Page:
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I am slowly getting the hang of playing vibrato. Actually I learned that I have been doing it all along, my main problem is that I tend to stiffen up too much and as a result I don't always get a clear and distinct vibrato. So, I am slowly working on trying to relax and I keep practicing the basic exercises and then incorporate it into my playing. When i feel myself stiffening up too much I stop, put the violin down for a few minutes, and try again when i feel more relaxed.
I am glad to hear you are progressing with vibrato...that seems to be my problem, my left fingers seem to be a little too stiff...but again, I have really not spent a whole lot of time practicing vibrato, as after a few "stiff" tries, and go back to learning my tunes...but someday...
"No one can do everything, but everyone can do something."
I don't know about anyone else, but I think my problem is that I'm trying to strangle the neck of the violin. I have to do some work on relaxing my hand, wrist, arm and fingers.
Yeah, too tight a grip will definitely mess it up. That is part of my problem. It also seems to be a matter of finding the exact amount of pressure. Too much and I end up vibrating the entire violin. Too little and there is barely any vibrato. Finding that "golden spot" between too much and too little seems to be the key.
I had seen one demonstration to learning vibrato that may help you. In trying to learn vibrato you tighten up your grip on the neck without even knowing it. Probably because in our heads we will drop the violin. What the teacher did was to have the student stand with the scroll against the wall do there was absolutely no way the violin needed to be supported by the left hand. Then the student very slowly started doing vibrato and with the wall there, like so often happens the whole violin moves, the violin stays still and the student's fingers were moving. As time goes on confidence builds the wall is no longer needed and the vibrato comes easier.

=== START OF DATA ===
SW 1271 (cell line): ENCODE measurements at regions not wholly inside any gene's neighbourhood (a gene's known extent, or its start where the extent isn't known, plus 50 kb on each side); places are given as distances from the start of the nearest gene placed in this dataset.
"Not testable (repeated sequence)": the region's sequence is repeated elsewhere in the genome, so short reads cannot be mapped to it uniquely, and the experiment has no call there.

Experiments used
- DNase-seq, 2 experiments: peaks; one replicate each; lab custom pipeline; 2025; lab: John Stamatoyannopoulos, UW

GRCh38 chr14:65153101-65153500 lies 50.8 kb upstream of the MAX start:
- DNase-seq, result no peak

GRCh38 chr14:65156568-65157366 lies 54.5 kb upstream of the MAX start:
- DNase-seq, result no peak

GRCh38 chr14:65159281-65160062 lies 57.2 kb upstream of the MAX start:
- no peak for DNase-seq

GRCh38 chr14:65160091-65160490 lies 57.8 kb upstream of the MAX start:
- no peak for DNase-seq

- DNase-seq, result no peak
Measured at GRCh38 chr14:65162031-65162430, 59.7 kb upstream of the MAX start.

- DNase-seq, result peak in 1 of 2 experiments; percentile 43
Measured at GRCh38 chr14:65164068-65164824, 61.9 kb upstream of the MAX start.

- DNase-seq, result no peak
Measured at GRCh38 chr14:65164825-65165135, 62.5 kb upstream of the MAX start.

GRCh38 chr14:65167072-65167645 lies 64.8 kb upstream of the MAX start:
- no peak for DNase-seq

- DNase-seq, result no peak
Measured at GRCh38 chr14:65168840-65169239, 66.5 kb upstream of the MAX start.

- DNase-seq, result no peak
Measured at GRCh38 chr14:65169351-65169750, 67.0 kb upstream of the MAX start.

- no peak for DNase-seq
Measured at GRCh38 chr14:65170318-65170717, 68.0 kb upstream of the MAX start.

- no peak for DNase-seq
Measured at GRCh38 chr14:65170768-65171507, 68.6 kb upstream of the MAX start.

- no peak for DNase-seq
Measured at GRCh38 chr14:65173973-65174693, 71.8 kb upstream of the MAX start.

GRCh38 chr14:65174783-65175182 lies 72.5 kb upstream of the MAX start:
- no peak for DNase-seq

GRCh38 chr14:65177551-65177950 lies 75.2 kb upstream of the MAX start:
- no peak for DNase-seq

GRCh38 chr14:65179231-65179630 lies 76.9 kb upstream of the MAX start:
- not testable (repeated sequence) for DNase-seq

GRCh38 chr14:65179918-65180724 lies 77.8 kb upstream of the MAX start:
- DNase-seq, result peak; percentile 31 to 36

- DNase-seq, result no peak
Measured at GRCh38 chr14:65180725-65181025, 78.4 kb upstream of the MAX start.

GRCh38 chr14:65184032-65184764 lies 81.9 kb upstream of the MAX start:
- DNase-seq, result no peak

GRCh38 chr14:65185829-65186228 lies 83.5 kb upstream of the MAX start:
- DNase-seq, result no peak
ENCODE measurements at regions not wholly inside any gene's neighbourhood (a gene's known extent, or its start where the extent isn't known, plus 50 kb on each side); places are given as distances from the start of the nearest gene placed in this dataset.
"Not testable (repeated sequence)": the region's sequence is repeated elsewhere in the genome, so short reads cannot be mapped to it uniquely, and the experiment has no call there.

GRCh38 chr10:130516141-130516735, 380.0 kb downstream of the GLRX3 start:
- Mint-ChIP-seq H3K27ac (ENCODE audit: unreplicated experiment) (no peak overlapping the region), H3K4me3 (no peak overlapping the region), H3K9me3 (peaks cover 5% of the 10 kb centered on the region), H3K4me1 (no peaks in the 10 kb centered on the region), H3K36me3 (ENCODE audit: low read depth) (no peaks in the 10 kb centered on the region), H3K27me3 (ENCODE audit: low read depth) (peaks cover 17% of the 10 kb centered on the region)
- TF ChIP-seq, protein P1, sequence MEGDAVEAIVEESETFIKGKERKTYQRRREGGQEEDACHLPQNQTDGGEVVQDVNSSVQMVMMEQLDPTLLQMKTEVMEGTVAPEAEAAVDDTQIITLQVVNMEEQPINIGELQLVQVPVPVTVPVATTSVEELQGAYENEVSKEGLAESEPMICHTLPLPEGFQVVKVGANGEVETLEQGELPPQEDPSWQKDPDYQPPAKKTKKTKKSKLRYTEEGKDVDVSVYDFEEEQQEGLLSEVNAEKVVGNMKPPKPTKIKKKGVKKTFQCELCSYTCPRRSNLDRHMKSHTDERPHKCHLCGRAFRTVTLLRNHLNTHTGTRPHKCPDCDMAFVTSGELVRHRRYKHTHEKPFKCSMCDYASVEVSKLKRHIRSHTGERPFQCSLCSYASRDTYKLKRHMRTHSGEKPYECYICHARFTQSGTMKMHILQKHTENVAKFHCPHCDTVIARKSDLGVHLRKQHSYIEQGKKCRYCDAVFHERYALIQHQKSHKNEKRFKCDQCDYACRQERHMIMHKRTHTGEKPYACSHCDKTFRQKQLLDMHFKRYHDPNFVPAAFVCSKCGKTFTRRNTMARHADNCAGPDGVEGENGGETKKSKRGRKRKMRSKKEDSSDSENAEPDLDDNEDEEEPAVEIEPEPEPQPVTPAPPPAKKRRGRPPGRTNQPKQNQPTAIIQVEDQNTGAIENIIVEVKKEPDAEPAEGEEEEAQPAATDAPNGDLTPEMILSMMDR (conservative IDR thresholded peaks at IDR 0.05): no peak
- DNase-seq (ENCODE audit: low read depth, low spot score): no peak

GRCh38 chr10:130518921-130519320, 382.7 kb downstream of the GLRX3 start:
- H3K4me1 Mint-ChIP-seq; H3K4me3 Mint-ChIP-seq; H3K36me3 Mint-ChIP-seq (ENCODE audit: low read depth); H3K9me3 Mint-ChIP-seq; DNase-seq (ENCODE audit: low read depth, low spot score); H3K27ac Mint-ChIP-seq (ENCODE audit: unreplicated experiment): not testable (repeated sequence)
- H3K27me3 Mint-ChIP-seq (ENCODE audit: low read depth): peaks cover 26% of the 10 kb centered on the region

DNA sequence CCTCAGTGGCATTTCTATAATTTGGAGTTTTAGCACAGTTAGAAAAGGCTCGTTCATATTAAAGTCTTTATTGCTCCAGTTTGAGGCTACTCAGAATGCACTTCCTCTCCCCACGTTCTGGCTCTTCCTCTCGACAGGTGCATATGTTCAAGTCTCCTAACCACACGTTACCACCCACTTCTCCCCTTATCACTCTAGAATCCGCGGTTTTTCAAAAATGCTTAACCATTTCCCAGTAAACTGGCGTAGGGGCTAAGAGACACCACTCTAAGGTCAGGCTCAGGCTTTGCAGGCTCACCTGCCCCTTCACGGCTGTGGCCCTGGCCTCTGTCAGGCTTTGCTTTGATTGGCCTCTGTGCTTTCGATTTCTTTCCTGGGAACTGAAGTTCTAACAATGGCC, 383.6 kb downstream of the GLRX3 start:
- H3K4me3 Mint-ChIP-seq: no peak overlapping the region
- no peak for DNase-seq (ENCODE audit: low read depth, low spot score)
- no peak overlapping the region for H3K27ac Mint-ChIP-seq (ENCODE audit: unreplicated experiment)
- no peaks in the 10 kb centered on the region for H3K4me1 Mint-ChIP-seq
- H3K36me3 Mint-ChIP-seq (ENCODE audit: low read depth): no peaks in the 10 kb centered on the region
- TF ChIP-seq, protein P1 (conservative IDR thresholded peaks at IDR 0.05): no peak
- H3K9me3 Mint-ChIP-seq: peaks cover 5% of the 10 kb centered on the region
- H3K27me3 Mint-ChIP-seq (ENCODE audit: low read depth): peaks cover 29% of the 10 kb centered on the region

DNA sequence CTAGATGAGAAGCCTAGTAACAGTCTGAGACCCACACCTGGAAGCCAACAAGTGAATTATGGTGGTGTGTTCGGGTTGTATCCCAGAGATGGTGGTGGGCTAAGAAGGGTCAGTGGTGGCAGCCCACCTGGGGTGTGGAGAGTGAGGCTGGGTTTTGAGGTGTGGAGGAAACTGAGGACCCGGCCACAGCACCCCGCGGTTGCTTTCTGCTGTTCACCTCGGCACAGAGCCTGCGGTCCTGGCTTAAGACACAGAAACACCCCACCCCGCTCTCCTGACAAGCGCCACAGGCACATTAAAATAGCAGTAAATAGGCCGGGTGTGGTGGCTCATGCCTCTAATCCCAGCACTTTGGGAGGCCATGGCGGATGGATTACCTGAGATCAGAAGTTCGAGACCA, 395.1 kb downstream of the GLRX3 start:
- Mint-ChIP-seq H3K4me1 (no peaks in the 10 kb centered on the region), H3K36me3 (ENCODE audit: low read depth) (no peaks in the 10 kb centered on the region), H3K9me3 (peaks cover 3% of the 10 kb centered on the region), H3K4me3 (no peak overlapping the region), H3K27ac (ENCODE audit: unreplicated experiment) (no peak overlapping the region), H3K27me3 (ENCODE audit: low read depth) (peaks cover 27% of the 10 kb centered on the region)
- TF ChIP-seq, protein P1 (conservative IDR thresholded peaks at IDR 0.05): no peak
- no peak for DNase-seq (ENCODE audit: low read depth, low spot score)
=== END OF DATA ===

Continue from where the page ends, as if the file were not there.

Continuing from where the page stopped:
Yes, I have heard of that. I am going to try it. Seems like a lot of it has to do with keeping the left hand relaxed. For example, my vibrato is weak when I play on the E-string. For some reason i am getting too tense when I am up on the E. But, if I play in "3rd position" on the E, my palm is against the rib of the violin I can do a beautiful sweet vibrato on the E because my hand/arm is more relaxed.
I guess it is just going to take time, determination,and PRACTICE !!! It will take a year... or more of regular practice to develop good vibrato technique.
At the same time I don;t want to do too much vibrato right now as I want to also focus on playing good solid clean notes with good intonation. I want to be careful not to use vibrato as a mask for imperfect intonation. I try to spend part of my practice using no vibrato and focusing on just playing the notes with the best intoonation I can manage.
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